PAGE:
There seems to be no end in sight. Since the introduction of the first compact track loaders in the late 1980s, their popularity has only grown. While no industry numbers are readily available, ASV Inc. estimates that in 1995, sales for the entire rubber track loader market grew to $10 million in total revenue. Now, 10 years later, it expects industry sales to finish at $700 million.
"This may seem extraordinary," says Brad Lemke, director of product development at ASV Inc. "But it's only the tip of the iceberg. Company projections show that the rubber track market will draw near to the same revenue as skid-steer loaders -approximately $2 billion a year -in the near future. From there, we expect it will exceed skid-steer loader sales in total revenue."
A virtual explosion in the variety and numbers of attachments, and continual upgrades in accessories and options make compact track loaders an attractive investment for many rental businesses.
Attachments that "shine"
While attachments aren't exclusive to compact track loaders -for the most part they're the same attachments used on wheeled counterparts -there are certain ones that really shine on a track machine.
"Attachments really make a track machine," says Lemke. "In general, all attachments will perform better on this type of machine because it's a more stable platform, with more power and traction to get into a greater diversity of terrains. And, since attachments are all universal now, any brand of attachment fits on any brand of machine. That makes it very easy for contractors to rent attachments they may only need occasionally."
Lemke identifies backhoe attachments and brush cutters -especially rotary and drum-style cutters -as real "shiners" for track machines. "A drum-style cutter can cut and mulch in one pass," he says. "You don't tend to see these types of attachments on wheeled machines because of the places you need to go and power you need to run them. But they really shine on the high-flow hydraulics of our machines."
A rotary brush cutter enables users to go into an undeveloped area and clear brush measuring 3 to 4 in. in diameter. "It's a quick way to eliminate brush and small trees," notes Lemke. "And the beauty of the track machine is that you can go into terrain that is hilly or swampy. You can drive over stumps, logs and brush stubble with a tracked machine. It's a perfect application for a track machine, whereas a wheeled machine just couldn't move as easily in this type of environment without damaging the tires."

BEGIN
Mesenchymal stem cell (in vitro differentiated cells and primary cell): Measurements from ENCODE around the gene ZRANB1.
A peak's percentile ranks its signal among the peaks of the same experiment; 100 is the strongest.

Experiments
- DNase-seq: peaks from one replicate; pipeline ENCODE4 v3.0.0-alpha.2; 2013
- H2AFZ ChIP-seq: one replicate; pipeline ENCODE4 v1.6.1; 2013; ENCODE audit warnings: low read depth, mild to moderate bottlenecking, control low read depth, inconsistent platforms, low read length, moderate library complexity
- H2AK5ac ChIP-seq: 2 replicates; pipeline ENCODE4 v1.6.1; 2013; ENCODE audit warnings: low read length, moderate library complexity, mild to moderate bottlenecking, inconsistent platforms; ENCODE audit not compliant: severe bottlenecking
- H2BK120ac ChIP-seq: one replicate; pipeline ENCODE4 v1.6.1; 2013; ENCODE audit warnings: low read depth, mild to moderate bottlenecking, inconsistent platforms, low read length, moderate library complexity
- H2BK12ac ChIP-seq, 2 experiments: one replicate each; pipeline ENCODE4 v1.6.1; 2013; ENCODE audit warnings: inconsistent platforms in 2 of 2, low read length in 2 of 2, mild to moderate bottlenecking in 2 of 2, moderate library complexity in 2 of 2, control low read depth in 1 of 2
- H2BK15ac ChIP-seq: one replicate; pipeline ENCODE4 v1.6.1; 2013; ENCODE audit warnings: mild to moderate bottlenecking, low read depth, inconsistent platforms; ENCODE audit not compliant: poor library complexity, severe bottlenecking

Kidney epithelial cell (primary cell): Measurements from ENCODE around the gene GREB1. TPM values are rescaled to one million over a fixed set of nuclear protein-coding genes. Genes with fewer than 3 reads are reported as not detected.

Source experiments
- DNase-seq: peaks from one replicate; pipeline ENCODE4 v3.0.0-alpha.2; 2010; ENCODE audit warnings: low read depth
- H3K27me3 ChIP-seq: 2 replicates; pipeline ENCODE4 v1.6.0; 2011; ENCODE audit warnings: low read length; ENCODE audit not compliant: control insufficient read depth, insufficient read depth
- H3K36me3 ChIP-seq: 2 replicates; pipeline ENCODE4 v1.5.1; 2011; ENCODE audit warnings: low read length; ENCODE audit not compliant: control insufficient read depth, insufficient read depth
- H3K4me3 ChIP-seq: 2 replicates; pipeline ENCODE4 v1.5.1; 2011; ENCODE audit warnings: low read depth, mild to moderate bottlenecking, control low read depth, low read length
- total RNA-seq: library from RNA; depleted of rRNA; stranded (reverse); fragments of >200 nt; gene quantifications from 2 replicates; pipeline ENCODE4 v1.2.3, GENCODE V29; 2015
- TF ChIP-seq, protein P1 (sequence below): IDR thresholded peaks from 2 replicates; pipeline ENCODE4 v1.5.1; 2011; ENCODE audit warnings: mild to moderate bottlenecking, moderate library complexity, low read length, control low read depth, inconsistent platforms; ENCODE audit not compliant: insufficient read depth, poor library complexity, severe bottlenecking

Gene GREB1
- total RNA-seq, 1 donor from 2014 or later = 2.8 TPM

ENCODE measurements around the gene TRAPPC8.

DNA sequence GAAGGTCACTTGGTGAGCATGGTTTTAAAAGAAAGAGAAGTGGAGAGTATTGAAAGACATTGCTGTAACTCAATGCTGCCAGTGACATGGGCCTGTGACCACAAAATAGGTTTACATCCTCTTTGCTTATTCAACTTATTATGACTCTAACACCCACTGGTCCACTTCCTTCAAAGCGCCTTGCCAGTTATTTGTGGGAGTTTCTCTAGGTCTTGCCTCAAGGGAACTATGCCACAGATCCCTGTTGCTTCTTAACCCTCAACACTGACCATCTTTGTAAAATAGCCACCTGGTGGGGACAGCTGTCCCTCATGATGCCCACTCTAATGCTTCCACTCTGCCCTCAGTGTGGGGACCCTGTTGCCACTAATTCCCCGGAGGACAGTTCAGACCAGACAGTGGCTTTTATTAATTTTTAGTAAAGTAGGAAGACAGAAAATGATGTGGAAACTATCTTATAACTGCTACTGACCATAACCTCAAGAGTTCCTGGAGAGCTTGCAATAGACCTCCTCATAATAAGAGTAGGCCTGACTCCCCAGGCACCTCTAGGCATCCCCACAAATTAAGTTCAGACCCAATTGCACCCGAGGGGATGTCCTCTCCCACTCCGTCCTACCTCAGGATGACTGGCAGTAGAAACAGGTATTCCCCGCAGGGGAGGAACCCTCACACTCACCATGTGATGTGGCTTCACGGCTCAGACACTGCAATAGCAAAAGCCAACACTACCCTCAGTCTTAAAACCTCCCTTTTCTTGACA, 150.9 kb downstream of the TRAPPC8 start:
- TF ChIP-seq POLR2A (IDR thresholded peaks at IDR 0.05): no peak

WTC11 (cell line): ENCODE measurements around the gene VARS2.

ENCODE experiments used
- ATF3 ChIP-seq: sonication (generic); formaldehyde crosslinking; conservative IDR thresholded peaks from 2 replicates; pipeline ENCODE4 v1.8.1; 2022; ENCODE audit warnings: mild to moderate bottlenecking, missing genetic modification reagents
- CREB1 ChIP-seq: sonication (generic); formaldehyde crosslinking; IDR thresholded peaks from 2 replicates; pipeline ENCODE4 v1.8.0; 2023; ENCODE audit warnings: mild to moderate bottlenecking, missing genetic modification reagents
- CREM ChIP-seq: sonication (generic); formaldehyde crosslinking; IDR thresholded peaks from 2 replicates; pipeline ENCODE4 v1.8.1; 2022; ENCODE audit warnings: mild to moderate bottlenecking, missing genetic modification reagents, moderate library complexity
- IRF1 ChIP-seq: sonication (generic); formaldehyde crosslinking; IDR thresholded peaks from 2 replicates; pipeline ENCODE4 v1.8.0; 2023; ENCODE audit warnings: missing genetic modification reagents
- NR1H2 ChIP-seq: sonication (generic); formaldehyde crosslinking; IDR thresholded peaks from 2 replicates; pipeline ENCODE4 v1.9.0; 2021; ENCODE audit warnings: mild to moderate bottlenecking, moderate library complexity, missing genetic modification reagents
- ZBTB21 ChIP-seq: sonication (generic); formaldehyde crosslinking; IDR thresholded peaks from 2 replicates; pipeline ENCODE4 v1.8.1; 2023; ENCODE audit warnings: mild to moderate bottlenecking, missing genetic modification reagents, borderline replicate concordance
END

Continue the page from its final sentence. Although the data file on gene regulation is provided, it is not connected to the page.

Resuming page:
Mike Fitzgerald, loader product specialist for Bobcat Co., relates that a dozer blade also makes a lot of sense for a tracked machine. In addition to 6- and 7-ft. sizes, a 96-in. model was unveiled in January. "The six-way dozer blade adjusts for maximum controllability when dozing, leveling, cutting slopes or swales and grading," he explains. "This 96-in. model was specifically designed for the large-frame compact track loaders."
One relatively unique attachment now available is a sod installer. This has proven to be a real boon for those involved in golf course and sports field projects, as well as landscaping highway shoulders and ditches. These attachments run off of the carrier's hydraulics and mount to the front of the machine. They are capable of laying sod rolls as large as 4 ft. wide and 150 ft. long.
"With a track machine, you can face forward and drive right over the sod in front of you, without concern about damaging the freshly installed sod," says Lemke. "Without this attachment, contractors would typically use a tractor to pull a machine mounted on the rear. This is more difficult to do because you have to turn around to watch the sod being rolled out behind you."
"Attachments" for attachments